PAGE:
The Herald Bulletin

Morning Update

Opinion

November 12, 2012

Editorial: Property tax reductions still smell like a rat

When local officials get apparent sweetheart deals, it naturally arouses public suspicion. When other officials who signed off on the deals won’t clear the air, it further encourages speculation of wrongdoing.

That’s what’s happened in the case of four Madison County councilmen — Rick Gardner, Mike Gaskill, Mike Phipps and David McCartney — who received reductions of the assessed value of their property over the past two years, thereby driving their property taxes down.

The reductions came through the office of County Assessor Larry Davis, who is a political ally of the four councilmen. Some of the reductions took place in 2010, before Davis took office, but the majority took place under his watch.

In an article published Nov. 3 in The Herald Bulletin, Davis didn’t offer an explanation of the reductions. Instead, he merely said, “I want everybody’s assessment to be fair. The integrity of this office is very important to me.”

Really? Then defend these assessment adjustments:

  • Assessments of eight of Gaskill’s properties fell by a combined 24 percent, reducing his tax liability by $3,585.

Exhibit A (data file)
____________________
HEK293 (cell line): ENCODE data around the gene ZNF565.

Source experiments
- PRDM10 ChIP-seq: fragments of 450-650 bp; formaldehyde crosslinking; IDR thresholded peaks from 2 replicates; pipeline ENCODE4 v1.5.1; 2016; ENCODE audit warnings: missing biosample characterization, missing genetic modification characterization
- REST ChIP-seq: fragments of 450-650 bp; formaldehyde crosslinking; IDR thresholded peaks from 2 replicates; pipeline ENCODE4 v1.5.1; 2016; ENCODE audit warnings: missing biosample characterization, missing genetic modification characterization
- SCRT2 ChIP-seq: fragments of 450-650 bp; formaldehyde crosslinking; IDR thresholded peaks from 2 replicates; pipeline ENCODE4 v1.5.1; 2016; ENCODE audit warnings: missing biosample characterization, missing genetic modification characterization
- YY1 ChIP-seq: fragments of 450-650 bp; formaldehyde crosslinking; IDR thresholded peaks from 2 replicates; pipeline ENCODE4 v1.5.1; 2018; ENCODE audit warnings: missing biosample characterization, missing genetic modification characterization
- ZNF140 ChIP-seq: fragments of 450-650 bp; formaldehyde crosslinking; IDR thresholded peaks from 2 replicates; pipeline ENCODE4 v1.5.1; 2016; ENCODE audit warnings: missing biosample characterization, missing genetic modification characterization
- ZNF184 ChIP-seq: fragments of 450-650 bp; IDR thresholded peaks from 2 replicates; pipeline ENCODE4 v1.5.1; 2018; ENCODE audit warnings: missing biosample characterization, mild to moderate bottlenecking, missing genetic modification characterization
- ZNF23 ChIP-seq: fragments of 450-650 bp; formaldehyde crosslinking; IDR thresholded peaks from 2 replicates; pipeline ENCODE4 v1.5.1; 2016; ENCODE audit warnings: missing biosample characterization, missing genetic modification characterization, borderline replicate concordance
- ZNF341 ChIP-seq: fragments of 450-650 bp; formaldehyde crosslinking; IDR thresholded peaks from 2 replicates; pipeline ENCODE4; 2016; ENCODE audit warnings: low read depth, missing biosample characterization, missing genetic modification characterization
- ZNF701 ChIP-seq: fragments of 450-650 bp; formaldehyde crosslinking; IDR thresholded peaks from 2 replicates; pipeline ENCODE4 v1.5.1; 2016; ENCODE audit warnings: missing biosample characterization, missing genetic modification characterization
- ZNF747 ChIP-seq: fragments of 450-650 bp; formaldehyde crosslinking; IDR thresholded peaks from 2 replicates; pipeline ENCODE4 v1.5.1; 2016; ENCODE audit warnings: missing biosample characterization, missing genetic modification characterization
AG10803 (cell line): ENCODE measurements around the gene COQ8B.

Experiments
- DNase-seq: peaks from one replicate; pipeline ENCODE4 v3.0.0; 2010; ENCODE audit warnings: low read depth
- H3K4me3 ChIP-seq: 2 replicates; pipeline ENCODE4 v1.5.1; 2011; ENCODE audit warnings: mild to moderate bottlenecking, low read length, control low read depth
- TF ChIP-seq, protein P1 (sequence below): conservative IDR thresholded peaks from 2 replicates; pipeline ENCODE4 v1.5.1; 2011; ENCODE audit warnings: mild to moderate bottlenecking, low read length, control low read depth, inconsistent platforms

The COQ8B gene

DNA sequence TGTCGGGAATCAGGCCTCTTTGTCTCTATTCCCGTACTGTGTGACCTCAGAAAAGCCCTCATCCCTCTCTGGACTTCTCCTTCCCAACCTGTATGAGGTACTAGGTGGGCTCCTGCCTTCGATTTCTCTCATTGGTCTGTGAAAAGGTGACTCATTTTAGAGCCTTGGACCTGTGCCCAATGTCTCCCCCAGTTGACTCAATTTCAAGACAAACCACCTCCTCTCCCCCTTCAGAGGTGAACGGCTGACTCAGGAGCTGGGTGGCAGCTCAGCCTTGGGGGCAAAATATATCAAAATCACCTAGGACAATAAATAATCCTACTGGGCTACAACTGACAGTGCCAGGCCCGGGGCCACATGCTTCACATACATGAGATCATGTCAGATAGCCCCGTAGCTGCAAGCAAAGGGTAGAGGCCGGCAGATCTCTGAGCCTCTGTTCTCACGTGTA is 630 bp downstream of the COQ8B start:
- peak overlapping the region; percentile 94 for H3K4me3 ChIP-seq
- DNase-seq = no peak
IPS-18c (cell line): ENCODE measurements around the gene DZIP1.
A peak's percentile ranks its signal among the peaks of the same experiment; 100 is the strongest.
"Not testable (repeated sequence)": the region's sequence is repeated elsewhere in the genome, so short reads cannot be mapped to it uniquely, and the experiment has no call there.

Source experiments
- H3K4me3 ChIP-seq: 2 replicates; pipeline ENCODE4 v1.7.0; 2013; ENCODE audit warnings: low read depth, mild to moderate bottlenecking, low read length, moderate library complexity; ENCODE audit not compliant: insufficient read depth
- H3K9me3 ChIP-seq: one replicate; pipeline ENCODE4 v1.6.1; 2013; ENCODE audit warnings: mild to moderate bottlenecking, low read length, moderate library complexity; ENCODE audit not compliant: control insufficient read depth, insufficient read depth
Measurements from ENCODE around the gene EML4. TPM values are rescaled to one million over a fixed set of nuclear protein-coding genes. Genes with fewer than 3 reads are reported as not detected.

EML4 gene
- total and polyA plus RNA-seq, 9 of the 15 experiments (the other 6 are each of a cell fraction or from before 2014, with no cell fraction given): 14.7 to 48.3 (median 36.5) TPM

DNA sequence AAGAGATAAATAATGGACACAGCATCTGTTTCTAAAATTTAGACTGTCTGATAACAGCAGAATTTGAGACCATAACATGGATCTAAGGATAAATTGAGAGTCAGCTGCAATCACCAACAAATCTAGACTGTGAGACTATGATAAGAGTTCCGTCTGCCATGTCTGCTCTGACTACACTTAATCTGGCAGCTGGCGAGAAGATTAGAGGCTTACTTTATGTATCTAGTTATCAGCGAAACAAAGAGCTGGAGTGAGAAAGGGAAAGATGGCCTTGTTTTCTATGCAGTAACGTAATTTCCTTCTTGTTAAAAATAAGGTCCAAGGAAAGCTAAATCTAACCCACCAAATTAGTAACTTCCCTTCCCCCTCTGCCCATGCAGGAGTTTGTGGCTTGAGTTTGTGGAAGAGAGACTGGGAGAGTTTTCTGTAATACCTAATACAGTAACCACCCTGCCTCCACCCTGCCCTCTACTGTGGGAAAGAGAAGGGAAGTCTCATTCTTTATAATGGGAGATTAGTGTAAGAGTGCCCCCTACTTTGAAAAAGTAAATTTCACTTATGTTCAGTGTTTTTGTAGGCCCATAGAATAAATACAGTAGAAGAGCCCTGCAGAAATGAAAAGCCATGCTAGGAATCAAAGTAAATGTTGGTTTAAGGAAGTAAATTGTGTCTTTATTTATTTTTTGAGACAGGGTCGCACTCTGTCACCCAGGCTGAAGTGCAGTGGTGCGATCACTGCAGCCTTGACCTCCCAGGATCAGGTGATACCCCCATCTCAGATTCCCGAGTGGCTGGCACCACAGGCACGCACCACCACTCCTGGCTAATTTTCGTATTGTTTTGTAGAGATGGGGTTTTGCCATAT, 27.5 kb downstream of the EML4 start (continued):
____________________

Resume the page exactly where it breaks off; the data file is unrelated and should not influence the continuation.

• Assessments of eight of Gardner’s properties fell by a combined 20 percent, reducing his tax liability by $1,206.
  • The assessment of one Phipps property fell by 58 percent, reducing his tax liability by $352.
  • The assessment of one McCartney property fell by 7 percent, reducing his tax liability by $35.

Now, the councilmen argue that they simply applied for property tax relief and got it. They say they didn’t game the system; they simply got the sort of adjustments that any citizen could get.

Maybe. But Davis, consciously or subconsciously, couldn’t help but regard their petitions favorably. It certainly looks that way from the vantage point of the average property owner.

Davis could have avoided this appearance of impropriety by seeking help from outside his department to consider the councilmen’s petitions. It would be worth the cost, in such cases, to hire an independent adjustor to consider the cases.

That would have been a good starting point to make sure that the adjustments were done with impartiality. But Davis’ biggest mistake has been not explaining in detail the reasoning behind the reductions.

When local officials don’t clear the air, the smell of a rat lingers.

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